- Surveys: Send out customer satisfaction surveys after completing jobs to gauge the quality of your service. Use positive feedback as testimonials and address any issues to improve your services.
- Video testimonials: Request video testimonials from satisfied clients, which can be even more impactful than written testimonials. Share these videos on your website, social media, and other marketing channels.
By effectively leveraging testimonials and reviews, a lawn care company can build trust with potential clients, showcase its expertise, and ultimately grow its customer base.
Marketing for Lawn Care Businesses
Marketing a lawn care company effectively requires a strategic combination of digital and traditional methods.
Here are some of the highest ROI and most effective ways to promote your lawn care business.
I've already gone over some of these, so I won't go too far into details:
Direct Mail, Door Hangers, & Flyers
Sending postcards or flyers to targeted neighborhoods can be a highly effective way to generate new leads.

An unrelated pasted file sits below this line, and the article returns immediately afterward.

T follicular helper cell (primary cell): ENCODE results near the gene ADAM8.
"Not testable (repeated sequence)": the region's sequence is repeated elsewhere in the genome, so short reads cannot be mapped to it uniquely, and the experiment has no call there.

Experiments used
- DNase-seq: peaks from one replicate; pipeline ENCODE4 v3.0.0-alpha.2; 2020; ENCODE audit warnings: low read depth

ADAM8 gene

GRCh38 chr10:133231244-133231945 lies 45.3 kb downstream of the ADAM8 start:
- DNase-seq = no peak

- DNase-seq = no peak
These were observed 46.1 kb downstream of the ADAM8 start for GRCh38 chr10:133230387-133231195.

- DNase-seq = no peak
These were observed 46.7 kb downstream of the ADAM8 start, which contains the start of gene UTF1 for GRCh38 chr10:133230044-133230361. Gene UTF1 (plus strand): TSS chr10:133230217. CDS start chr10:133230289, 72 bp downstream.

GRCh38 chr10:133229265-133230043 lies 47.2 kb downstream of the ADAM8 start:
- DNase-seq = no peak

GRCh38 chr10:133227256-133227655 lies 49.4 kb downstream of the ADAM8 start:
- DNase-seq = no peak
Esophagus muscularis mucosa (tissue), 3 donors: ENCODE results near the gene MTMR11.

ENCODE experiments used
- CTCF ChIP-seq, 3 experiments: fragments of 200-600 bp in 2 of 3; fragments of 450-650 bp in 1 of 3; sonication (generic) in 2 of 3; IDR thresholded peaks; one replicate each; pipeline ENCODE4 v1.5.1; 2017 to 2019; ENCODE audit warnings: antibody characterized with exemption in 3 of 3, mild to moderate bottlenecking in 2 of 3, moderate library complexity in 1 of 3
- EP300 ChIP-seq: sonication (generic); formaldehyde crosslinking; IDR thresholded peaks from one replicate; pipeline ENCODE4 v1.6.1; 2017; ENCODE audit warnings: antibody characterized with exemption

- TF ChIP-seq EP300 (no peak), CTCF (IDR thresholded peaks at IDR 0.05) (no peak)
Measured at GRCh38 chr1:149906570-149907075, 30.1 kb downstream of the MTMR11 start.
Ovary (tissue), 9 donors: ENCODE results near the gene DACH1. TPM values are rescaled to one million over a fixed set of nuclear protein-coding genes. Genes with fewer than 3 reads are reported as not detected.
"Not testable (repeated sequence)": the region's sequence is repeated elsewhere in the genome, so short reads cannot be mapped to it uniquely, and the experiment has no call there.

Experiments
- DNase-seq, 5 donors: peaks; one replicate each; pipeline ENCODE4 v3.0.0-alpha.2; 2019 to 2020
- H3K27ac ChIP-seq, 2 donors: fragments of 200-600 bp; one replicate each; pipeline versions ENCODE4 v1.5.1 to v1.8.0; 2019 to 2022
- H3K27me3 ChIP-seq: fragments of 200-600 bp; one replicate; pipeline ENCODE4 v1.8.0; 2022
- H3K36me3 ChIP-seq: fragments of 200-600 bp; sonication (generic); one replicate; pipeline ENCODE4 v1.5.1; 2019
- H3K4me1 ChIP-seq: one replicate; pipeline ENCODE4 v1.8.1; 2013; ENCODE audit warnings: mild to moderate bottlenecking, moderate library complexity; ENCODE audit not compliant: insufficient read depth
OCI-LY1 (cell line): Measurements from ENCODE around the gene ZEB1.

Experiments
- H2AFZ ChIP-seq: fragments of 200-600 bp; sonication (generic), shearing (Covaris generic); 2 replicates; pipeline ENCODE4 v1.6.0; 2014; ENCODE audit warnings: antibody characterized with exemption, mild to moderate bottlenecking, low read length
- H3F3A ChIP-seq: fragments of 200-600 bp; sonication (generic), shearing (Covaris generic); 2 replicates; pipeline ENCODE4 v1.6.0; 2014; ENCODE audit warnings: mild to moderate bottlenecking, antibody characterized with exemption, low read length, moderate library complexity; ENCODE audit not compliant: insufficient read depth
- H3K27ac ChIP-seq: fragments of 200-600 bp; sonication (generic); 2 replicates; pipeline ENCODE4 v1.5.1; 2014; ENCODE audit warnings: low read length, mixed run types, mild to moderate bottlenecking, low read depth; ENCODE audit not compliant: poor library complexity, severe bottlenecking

Include an Unforgettable Offer to incentivize new customers and boost conversions.
Remember, this is YOUR hood. Most companies do a round of flyers once. You will do them several times a year in the same neighborhood to build density.
High Converting Website + Search Engine Optimization (SEO)
A well-optimized website can rank high in search engine results, making it easier for potential customers to find your business.
Focus on local SEO, targeting keywords that are relevant to your specific service area.
The SEO strategy is simply one of the highest ROI methods out there if it is coupled with a quality high conversion website.
Pay-Per-Click Advertising (PPC)
Platforms like Google Ads allow you to target specific geographic areas and demographics, and you only pay when someone clicks on your ad.
This can be a cost-effective way to drive traffic to your website and generate leads, especially if you are not getting organic traffic through SEO.
The secret to PPC is to implement a call to action. Hopefully, you already know you should be advertising an "unforgettable offer".
A well-designed referral program can do wonders for organic growth.
The beauty of referral programs is that once you build them, it becomes a marketing machine that requires little extra cost.
Build asking for referrals into your standard operating procedure for a steady flow of new clients and an increase in client density.
Partnerships (Who Has Your Customers?)
Partner with local businesses that offer complementary services (like landscaping or tree services) to cross-promote each other.